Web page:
Yule_liquor
Joined: 12/7/2011
Msg: 6
Socially Constructed Idea of Race
Posted: 3/26/2012 7:51:16 PM
@Best


This is the difference between ideological race and biological race. Example, you want to teach evolution to every student in the United States but yet you want them to forget about evolution when it comes to humans. Suddenly you don't want those same principles to apply. Suddenly, humans aren't apart of the animal world. Suddenly ideology and political correctness trumps science.


^ so true! And this is typical of the PC crowd. When it comes to humans on different evolutionary paths; they suddenly clam up and come out with simplistic drivel such as "Oh, we are all the same on the inside".
 CressB
Joined: 7/1/2011
Msg: 7
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Posted: 3/26/2012 9:35:42 PM
Irregulator:

Nah, as far as I know this guy is an extremely recent development.
 CressB
Joined: 7/1/2011
Msg: 8
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Posted: 3/26/2012 10:26:03 PM

Too much reality huh. You need me to fetch an Exorcist priest before your head starts spinning in a 360 while your spitting up green pea soup?.


That comment was a bit off topic. I supose it is in reference to my comment referring to kohmelo's reference of the Dethklok song "Awaken" in the "to god or not to god" thread.

I hope that wasn't to confusing for you. What am I saying, of course it was.

Stay on topic man. Your doing a great job.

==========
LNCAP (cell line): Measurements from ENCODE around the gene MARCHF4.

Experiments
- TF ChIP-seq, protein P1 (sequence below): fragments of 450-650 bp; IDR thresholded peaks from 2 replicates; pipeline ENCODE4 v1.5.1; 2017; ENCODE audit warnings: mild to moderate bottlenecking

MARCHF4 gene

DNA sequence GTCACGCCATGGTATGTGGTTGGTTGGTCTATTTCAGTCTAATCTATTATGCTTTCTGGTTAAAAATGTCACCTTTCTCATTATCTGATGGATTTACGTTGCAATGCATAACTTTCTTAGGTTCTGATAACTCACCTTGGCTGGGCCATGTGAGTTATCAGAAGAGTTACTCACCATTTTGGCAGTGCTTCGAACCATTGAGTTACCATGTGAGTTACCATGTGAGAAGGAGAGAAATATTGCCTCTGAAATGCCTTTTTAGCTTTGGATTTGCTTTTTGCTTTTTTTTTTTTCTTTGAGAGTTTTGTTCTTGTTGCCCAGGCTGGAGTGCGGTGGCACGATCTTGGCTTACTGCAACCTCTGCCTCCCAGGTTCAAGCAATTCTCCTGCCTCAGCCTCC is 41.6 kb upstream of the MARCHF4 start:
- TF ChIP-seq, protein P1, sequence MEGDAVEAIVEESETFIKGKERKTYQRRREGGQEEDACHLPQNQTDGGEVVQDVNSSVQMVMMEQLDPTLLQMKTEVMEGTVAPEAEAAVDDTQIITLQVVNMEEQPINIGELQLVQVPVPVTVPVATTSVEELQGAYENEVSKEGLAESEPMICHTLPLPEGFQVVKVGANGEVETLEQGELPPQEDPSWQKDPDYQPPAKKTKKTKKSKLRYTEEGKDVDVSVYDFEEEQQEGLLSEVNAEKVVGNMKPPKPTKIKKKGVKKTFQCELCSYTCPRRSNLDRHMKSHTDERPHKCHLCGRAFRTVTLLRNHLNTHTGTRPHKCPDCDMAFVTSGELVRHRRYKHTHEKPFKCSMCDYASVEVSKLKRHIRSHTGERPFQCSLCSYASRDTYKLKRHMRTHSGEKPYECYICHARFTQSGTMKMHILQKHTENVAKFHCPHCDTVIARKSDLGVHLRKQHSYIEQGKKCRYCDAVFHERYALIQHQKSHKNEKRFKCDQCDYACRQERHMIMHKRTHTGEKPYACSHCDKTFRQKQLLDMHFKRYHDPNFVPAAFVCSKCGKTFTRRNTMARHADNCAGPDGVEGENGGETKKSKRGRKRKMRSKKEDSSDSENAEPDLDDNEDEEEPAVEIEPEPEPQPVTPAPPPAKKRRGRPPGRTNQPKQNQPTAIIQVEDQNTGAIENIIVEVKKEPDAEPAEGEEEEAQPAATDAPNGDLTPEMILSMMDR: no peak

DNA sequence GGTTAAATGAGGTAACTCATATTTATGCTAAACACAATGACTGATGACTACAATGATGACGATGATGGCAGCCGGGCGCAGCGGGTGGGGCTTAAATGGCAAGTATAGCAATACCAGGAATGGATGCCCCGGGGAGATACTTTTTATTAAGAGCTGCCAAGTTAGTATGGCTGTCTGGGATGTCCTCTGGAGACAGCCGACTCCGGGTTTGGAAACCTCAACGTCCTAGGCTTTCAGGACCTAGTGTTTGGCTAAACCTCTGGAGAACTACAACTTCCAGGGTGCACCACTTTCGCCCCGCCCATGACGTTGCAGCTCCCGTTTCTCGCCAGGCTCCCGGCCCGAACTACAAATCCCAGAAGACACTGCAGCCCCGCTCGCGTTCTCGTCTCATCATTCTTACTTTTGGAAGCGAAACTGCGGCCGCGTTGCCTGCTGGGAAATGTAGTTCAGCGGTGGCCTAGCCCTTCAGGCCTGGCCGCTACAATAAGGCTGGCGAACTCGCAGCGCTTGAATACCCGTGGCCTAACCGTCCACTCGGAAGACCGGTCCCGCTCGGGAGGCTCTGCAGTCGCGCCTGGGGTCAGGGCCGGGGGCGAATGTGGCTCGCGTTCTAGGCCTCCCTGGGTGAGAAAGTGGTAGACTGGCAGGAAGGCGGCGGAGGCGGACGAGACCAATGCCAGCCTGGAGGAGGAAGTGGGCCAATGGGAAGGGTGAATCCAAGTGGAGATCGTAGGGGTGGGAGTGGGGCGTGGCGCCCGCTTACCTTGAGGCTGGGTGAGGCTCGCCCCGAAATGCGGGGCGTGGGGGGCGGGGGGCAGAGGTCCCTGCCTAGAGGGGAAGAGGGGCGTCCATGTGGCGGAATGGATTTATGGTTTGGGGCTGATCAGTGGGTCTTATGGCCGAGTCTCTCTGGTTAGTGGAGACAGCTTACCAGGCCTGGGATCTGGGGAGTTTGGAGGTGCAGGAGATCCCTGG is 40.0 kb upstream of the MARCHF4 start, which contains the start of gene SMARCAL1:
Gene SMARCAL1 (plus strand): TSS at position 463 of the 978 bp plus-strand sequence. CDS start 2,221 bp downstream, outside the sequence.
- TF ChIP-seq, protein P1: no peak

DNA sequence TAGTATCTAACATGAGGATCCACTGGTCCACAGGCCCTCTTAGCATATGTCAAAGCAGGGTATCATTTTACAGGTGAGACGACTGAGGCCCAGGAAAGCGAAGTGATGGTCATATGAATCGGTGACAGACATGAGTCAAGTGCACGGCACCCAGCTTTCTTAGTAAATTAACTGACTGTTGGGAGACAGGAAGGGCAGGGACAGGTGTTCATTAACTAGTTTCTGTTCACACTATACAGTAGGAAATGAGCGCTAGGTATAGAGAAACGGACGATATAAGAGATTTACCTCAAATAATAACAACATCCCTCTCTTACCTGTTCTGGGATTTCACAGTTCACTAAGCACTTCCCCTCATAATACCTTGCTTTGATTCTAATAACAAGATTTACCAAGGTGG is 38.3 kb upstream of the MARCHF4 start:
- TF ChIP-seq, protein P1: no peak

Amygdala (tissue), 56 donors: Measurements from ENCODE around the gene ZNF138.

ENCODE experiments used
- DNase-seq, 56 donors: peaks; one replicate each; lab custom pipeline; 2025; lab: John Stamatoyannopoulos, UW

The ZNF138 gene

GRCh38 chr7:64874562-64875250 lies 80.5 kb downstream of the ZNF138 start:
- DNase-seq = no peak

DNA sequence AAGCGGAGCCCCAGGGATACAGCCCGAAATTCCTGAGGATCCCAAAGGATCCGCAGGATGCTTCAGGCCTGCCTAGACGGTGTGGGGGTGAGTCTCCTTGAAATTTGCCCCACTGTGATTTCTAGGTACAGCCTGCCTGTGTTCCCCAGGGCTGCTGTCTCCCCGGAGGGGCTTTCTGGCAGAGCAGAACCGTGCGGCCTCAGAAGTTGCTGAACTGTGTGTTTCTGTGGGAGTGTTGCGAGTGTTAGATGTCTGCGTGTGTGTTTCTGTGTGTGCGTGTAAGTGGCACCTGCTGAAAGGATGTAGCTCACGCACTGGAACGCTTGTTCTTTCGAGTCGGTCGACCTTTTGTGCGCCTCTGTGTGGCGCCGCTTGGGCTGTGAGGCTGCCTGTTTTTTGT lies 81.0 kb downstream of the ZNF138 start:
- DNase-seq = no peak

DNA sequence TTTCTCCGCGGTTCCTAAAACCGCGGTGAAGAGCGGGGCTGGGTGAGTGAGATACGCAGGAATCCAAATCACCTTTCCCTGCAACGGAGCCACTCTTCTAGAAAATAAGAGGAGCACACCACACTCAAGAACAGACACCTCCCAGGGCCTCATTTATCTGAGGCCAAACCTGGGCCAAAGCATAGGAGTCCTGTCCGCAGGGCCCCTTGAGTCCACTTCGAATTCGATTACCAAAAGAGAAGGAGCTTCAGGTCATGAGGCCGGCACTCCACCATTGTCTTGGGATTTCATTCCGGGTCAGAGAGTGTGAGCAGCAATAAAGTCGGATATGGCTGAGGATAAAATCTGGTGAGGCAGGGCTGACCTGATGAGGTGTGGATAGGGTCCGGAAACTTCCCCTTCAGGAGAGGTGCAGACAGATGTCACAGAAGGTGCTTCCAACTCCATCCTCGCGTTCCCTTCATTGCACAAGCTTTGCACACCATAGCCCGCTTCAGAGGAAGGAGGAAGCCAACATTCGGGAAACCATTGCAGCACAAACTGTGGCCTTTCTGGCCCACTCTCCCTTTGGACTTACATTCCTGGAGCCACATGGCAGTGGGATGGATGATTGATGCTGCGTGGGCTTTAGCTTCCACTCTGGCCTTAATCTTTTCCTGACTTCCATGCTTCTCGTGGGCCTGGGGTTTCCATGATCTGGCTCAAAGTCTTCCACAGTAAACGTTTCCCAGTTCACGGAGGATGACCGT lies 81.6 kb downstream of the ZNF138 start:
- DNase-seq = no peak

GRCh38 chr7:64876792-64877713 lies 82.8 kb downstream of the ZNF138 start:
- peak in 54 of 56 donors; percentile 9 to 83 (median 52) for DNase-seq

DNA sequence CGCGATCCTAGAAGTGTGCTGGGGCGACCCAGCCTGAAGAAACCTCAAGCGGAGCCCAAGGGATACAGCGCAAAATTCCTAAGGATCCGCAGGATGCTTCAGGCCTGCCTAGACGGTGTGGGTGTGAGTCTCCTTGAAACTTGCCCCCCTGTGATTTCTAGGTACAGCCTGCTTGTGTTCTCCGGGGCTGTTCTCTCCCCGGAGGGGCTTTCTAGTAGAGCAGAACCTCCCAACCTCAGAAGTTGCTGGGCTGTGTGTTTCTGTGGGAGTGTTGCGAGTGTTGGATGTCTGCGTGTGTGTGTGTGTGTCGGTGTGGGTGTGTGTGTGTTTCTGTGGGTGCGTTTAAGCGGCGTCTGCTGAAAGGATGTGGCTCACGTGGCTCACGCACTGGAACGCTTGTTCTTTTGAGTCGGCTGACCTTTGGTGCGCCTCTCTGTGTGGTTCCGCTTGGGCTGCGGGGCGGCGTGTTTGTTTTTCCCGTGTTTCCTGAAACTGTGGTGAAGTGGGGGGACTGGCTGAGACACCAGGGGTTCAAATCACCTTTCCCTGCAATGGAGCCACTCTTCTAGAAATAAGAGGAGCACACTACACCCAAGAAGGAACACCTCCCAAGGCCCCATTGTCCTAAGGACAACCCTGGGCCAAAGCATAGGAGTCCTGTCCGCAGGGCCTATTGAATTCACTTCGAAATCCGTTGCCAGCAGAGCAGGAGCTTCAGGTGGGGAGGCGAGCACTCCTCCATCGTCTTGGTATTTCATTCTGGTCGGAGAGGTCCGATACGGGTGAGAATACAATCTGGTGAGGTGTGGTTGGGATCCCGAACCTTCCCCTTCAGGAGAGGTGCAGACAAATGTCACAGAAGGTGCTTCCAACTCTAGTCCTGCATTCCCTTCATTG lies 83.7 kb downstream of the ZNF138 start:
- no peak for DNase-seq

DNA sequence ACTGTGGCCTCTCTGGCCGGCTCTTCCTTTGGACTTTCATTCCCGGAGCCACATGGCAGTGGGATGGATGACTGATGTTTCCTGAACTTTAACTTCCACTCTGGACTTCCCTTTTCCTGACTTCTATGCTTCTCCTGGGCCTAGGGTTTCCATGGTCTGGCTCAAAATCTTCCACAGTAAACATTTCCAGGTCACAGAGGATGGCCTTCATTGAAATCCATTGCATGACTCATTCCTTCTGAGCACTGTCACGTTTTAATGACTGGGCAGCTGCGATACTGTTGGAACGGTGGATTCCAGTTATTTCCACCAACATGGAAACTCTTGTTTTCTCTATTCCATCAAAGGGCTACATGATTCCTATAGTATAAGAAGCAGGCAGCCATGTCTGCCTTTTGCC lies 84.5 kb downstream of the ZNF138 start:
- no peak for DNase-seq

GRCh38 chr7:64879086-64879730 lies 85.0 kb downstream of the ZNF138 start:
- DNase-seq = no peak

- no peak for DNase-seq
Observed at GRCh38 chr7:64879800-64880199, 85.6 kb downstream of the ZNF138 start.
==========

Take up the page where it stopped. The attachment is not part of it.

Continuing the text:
*literaly laughs his ass off* I love when they take it so literal.
 CressB
Joined: 7/1/2011
Msg: 9
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Posted: 3/26/2012 11:43:12 PM
Bestdateyet:

(Off topic)

What you are experiencing in these threads is in direct relation to everybody being fed up with your nonsense.
 lyingcheat
Joined: 9/13/2009
Msg: 10
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Socially Constructed Idea of Race
Posted: 3/27/2012 7:36:52 AM

I keep noticing something and it has made me wonder, why is it that in this day and age we still categorize people on the idea "race"? The reality is there is only ethnical and cultural difference between different Homo sapiens, yes there is different skin color due to genetic mutation because of environmental reasons, but why do we still think there are races?

The outmoded concept of 'race' is by no means universal - how powerful it is probably relates to either the quality of science teaching in any particular country or the direct ideological control any particular government might maintain over what is, or isn't, taught in the nations classrooms. Or both.

So, to answer your question, some people still think there are 'races' because that's what they were taught and (for whatever reason) they haven't discovered they've been misled.

I note you are from the US, so you should be aware the quality of science teaching in the US is... um... less than ideal?

In the latest ranking of student performance in science among 15-year-olds, compiled by the Organisation for Economic Cooperation and Development, the United States ranks 36th.
http://www.huffingtonpost.com/james-m-gentile/improving-science-teachin_b_213165.html



How could America rank in the bottom third among developed nations in terms of student performance, yet we spend more per capita than virtually any other nation?